For the last few months, I’ve been doing Verbosio development based on Mozilla
milestones (as opposed to the trunk). Each of the last few milestones has
brought a change which impacted Verbosio. I didn’t spot any for 1.9a7, and I
thought the migration would be nearly painless.
There was a change impacting Verbosio – and depending on the point of view,
the result is either trivial or damaging.
using the nsIScriptableInterfaceInfo interface. The code for this interface
lives in extensions/webservices… which was shut off with SOAP. Oops.
I filed bug 392004 to resurrect it, but even as I do this, I realize there’s
not much use for having it on by default. (Otherwise, people would have
complained about it much, much sooner.) Sure, it benefits me, but between one
developer’s convenience and millions of users’s Firefox installs, a few extra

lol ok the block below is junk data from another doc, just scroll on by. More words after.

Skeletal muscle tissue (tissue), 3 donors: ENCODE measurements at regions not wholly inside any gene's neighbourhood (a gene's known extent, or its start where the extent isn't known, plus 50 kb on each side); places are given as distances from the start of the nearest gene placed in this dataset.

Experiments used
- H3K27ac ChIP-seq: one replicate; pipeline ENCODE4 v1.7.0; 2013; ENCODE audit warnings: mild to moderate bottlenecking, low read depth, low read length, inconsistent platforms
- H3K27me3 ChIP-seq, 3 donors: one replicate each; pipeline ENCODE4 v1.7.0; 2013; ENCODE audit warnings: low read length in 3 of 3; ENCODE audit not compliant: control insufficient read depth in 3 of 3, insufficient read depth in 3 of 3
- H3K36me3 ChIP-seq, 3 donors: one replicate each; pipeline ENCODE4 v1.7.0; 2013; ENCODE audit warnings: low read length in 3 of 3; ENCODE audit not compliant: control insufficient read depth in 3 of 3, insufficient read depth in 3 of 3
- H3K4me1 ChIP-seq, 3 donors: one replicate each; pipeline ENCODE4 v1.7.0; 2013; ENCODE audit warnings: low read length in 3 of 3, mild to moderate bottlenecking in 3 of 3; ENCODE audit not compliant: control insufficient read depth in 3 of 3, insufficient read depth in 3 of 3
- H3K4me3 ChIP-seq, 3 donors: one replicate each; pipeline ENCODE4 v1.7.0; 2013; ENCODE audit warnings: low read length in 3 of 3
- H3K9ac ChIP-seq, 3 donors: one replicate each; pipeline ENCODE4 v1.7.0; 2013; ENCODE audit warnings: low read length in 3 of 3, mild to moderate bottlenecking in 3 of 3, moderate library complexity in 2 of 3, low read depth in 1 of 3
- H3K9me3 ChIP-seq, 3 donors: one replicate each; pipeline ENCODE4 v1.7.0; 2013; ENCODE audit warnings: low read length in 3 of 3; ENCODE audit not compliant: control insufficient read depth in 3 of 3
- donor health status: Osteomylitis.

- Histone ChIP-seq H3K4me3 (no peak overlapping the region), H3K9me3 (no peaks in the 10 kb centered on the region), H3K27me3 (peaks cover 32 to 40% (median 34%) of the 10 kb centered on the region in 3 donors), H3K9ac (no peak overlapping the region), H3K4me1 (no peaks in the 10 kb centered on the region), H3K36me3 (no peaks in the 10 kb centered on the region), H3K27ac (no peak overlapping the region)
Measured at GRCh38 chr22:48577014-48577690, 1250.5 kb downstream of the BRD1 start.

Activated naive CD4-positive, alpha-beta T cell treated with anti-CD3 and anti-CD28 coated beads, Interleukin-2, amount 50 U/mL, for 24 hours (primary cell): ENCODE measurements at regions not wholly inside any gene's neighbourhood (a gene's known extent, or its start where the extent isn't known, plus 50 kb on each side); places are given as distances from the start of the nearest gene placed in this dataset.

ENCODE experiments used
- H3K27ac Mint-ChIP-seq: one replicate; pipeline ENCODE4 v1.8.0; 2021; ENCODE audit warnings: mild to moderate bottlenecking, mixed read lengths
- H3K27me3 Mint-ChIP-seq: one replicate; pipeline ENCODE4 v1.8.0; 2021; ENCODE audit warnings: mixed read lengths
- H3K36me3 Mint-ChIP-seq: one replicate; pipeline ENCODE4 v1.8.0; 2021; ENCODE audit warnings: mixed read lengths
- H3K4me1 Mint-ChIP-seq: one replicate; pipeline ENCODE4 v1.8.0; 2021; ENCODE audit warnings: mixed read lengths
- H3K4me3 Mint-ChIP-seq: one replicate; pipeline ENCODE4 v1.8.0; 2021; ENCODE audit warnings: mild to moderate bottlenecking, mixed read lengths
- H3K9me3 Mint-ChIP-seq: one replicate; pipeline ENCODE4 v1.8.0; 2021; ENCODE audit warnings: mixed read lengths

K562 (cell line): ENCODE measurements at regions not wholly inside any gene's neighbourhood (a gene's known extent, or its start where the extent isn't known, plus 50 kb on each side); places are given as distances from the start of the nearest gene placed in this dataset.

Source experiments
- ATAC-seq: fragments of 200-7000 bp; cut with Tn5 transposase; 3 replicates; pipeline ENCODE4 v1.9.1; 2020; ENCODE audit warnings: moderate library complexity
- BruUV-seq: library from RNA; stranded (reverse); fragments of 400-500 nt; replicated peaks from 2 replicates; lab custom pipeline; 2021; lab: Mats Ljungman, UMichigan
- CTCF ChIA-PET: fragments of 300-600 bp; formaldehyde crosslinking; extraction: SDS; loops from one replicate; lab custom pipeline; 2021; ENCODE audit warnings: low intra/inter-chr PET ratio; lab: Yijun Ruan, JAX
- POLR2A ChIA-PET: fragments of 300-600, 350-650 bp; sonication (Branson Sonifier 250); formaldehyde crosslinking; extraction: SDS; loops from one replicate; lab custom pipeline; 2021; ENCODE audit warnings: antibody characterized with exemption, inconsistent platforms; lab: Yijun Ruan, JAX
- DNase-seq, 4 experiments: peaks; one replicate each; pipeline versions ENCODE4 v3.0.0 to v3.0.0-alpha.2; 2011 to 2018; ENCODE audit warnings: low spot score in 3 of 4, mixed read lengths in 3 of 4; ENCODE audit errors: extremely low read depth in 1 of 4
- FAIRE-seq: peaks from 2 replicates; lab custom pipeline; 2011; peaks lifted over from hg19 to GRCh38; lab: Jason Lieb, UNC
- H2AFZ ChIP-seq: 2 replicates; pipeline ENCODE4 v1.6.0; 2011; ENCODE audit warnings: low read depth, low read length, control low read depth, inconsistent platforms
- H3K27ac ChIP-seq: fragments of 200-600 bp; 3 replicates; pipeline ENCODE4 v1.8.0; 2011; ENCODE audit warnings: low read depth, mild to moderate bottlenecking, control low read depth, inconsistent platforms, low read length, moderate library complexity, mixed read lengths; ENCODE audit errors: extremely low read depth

kilobytes are expendable. Even for XULRunner 1.9, I expect it would be a tough
The simplest solution, of course, is to disable the invariant contracts when
they can’t be built. I should’ve done that in the first place. Invariants,
though, add valuable sanity checks. So to get them back,
I have to compile the scriptable interface info code as part of Verbosio.
There, I said it: “compile”. With that one word, I have overshadowed one of
those little goals I had for Verbosio from the beginning: that you could take
an unmodified XULRunner and run Verbosio. It’s ironic, considering Benjamin
Smedberg quietly taught Firefox how to run XULRunner apps like Verbosio – and
thus expanded the potential user base by a factor of five thousand. (I meant to blog about that in particular.)
Naturally, I can ship the necessary .dll, .so or .dylib files with Verbosio
– just pre-compile them. By all rights, I should. I’m not sure if I can ship a
DLL file compiled from Visual C++ Express, though – which means spending a few
bucks getting Visual Studio.
I have only myself to blame for all this – not just for relying on an
extension, but for not planning for C++ code to enter the picture. Sure, it sounds like a lot, considering this is for debug-only code. As a developer, though, I like having as much debug code on as I can get while I’m crafting the app. Live and